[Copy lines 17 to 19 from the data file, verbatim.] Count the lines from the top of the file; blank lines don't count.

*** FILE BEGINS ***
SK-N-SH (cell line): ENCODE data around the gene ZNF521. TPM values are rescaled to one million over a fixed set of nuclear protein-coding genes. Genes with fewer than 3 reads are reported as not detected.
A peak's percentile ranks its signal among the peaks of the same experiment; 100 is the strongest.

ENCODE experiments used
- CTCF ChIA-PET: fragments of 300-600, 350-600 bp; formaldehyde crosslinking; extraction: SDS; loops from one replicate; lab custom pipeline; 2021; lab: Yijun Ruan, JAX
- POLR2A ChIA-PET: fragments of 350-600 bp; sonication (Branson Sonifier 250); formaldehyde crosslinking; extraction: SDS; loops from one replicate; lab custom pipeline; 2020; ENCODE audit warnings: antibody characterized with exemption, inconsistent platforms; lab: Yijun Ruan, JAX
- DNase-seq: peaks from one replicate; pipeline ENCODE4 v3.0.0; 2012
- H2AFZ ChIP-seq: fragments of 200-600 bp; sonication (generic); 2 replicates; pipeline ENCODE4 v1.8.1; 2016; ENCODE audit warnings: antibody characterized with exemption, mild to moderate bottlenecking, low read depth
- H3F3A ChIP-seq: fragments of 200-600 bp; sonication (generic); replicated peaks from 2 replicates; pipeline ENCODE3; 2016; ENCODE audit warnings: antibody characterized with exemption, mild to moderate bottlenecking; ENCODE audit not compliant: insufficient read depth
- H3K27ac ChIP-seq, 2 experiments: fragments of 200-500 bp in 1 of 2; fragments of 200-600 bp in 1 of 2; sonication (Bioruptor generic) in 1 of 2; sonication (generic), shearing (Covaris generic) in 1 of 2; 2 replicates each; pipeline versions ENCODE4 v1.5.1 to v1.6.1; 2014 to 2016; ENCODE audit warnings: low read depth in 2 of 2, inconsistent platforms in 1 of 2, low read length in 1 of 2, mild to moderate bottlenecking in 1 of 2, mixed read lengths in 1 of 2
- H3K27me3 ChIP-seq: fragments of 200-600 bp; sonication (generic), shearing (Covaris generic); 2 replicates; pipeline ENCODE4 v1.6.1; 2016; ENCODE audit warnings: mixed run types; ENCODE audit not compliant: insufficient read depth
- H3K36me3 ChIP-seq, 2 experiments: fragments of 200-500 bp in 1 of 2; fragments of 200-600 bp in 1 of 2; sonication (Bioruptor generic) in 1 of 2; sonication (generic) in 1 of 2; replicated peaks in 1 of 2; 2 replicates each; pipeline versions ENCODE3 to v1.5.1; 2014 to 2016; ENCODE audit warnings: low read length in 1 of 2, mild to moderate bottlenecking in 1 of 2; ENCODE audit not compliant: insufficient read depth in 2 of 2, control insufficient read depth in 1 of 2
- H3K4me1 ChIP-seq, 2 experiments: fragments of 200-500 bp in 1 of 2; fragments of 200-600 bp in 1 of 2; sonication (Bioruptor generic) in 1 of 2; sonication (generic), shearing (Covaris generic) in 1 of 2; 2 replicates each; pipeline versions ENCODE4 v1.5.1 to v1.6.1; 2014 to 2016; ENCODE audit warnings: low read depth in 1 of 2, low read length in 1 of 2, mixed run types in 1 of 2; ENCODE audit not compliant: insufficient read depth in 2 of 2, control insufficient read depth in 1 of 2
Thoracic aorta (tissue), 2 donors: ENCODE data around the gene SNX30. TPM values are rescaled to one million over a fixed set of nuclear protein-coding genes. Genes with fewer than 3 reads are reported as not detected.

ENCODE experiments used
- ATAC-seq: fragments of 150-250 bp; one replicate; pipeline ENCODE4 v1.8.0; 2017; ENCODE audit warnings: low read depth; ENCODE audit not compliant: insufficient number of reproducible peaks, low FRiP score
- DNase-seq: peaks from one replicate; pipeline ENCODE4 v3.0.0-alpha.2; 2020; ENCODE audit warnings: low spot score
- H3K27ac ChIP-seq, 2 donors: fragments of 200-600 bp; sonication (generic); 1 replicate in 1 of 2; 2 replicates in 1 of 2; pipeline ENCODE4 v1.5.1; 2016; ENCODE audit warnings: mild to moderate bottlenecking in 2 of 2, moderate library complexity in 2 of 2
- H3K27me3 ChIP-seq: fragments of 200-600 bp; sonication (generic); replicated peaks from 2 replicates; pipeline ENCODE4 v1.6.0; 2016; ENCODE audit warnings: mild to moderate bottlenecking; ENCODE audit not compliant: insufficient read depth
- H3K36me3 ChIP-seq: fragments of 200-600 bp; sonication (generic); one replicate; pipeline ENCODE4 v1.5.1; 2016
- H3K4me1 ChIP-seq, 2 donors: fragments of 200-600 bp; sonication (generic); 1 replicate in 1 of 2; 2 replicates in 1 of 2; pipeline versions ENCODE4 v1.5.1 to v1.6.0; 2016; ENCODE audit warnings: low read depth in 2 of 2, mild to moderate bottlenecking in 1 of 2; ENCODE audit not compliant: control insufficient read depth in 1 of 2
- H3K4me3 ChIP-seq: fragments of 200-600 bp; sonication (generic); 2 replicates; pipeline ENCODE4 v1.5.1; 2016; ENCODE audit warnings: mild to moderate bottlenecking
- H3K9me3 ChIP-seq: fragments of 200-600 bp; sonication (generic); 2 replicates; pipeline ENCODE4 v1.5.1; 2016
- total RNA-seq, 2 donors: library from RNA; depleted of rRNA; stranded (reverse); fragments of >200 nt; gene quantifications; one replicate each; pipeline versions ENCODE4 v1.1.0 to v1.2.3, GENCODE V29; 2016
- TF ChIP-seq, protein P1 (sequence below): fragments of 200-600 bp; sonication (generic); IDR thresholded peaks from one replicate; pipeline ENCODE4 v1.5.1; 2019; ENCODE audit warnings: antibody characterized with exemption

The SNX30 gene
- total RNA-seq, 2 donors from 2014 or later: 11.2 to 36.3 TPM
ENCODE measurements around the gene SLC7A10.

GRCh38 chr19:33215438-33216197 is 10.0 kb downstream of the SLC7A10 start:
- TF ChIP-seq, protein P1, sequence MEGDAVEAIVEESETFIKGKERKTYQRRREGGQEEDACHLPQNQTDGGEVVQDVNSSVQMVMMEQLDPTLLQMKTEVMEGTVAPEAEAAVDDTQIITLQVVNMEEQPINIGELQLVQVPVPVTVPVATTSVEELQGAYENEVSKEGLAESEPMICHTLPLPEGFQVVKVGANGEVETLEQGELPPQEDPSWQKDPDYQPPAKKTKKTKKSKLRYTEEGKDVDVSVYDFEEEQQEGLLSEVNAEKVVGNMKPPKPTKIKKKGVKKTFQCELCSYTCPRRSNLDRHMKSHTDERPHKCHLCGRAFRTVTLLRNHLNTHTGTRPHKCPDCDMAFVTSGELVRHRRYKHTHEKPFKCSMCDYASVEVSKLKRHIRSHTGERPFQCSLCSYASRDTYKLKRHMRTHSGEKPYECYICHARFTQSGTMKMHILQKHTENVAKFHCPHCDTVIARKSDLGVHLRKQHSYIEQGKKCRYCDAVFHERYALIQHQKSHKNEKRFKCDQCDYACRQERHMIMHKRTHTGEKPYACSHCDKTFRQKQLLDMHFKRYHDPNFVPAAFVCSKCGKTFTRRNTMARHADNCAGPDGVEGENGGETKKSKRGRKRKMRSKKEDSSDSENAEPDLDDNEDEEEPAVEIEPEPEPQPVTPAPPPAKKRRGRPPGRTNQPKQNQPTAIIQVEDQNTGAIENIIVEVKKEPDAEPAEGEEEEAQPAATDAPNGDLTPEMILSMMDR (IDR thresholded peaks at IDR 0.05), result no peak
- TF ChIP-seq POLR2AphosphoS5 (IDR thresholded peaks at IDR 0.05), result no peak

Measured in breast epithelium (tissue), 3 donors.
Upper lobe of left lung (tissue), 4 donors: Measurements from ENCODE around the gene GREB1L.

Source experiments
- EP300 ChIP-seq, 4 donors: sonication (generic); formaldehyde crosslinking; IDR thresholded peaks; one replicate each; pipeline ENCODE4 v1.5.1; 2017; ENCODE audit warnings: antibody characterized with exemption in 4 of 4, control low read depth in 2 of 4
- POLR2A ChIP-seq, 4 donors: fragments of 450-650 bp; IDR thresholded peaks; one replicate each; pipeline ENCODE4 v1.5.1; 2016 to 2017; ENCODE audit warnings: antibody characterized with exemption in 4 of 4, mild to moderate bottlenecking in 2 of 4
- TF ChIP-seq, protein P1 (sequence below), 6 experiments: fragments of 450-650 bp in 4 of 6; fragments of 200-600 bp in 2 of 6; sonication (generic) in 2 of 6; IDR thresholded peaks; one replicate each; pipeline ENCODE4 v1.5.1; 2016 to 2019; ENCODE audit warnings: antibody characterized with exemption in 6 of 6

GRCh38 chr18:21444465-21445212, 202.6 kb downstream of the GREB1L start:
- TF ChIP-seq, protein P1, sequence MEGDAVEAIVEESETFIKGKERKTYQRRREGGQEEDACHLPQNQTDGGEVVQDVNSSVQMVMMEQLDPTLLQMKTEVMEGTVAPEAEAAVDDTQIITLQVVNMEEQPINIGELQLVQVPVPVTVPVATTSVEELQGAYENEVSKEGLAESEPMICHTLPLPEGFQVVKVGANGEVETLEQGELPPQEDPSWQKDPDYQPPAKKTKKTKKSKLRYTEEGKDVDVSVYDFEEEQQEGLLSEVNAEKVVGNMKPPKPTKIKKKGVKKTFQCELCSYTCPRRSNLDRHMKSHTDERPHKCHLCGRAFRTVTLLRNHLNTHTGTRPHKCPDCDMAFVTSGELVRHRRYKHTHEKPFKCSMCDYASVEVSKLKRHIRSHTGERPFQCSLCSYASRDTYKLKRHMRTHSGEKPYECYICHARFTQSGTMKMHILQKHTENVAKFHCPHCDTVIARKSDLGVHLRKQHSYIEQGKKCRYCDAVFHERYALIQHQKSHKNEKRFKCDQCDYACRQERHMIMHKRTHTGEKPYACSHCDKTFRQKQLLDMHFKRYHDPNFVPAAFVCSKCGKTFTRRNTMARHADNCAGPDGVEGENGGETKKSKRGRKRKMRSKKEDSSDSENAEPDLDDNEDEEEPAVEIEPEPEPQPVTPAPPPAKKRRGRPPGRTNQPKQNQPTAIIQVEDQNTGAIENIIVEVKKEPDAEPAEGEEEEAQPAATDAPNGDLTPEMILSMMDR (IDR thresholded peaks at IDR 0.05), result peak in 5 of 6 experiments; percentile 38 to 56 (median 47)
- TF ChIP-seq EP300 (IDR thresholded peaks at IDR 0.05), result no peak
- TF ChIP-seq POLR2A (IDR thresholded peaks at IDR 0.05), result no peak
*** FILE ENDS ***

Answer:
- H3K27ac ChIP-seq, 2 donors: fragments of 200-600 bp; sonication (generic); 1 replicate in 1 of 2; 2 replicates in 1 of 2; pipeline ENCODE4 v1.5.1; 2016; ENCODE audit warnings: mild to moderate bottlenecking in 2 of 2, moderate library complexity in 2 of 2
- H3K27me3 ChIP-seq: fragments of 200-600 bp; sonication (generic); replicated peaks from 2 replicates; pipeline ENCODE4 v1.6.0; 2016; ENCODE audit warnings: mild to moderate bottlenecking; ENCODE audit not compliant: insufficient read depth
- H3K36me3 ChIP-seq: fragments of 200-600 bp; sonication (generic); one replicate; pipeline ENCODE4 v1.5.1; 2016